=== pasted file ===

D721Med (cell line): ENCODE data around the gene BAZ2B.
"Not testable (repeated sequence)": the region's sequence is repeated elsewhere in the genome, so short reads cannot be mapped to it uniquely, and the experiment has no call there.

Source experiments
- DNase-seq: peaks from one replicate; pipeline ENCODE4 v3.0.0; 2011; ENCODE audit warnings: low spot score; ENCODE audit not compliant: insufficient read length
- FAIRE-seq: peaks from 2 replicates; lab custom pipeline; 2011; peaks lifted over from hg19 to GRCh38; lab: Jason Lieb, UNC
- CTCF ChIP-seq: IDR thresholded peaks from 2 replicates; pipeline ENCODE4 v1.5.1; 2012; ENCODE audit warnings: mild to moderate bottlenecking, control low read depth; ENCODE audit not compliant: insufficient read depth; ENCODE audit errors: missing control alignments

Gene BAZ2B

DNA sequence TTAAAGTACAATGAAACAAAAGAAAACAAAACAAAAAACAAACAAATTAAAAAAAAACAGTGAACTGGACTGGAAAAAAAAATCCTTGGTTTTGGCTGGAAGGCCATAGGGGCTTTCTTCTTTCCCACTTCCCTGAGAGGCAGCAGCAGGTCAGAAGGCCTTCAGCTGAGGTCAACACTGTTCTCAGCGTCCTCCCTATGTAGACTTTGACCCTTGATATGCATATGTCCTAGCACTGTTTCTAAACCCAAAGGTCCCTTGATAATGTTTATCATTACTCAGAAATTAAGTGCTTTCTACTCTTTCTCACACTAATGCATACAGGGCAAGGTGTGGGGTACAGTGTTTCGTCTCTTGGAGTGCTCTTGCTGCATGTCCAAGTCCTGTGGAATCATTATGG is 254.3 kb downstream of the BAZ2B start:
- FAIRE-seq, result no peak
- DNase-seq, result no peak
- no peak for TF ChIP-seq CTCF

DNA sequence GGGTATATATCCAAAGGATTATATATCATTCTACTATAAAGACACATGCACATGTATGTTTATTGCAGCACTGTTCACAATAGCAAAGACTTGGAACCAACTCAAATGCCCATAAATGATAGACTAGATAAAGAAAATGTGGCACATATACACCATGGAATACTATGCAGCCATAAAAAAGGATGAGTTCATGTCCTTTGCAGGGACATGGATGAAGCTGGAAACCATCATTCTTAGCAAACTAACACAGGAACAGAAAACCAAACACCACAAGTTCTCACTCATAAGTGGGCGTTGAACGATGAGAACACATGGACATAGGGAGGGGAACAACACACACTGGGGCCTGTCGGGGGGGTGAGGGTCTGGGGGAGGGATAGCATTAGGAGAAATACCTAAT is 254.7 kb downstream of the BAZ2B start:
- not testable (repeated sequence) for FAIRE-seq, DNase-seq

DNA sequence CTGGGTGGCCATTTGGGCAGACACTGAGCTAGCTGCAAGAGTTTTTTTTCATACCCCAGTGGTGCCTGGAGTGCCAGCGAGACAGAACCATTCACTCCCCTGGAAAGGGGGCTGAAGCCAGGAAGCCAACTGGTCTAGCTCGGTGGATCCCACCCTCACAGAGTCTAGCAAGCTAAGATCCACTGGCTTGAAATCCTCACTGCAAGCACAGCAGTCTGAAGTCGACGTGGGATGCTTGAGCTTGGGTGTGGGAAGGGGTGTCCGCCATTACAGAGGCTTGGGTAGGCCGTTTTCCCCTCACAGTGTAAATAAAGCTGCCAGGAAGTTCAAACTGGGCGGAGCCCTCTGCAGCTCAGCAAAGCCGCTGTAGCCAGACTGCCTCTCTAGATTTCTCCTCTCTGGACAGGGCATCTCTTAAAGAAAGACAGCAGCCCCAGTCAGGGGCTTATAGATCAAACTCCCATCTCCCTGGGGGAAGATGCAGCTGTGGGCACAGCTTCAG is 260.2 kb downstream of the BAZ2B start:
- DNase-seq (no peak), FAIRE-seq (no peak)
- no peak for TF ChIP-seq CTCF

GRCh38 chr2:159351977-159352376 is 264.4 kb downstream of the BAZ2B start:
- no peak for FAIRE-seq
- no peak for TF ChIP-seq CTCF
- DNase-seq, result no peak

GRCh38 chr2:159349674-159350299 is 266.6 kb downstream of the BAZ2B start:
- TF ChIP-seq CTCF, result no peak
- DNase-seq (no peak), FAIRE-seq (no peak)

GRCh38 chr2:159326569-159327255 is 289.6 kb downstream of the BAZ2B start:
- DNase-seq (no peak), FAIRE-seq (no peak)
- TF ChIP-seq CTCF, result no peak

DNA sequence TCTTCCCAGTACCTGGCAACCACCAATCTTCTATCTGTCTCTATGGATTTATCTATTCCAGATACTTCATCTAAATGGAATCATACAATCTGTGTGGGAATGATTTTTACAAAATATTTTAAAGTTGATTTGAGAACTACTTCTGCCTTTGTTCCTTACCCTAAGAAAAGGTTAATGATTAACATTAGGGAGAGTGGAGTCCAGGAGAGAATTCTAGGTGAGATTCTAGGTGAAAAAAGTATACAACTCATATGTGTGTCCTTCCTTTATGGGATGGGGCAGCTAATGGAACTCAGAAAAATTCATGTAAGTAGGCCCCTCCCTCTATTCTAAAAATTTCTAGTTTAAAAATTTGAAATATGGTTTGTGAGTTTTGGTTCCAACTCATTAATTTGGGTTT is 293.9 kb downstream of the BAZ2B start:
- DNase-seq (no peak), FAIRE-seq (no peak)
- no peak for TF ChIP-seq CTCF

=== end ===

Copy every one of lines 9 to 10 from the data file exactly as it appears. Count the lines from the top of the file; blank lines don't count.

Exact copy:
- FAIRE-seq, result no peak
- DNase-seq, result no peak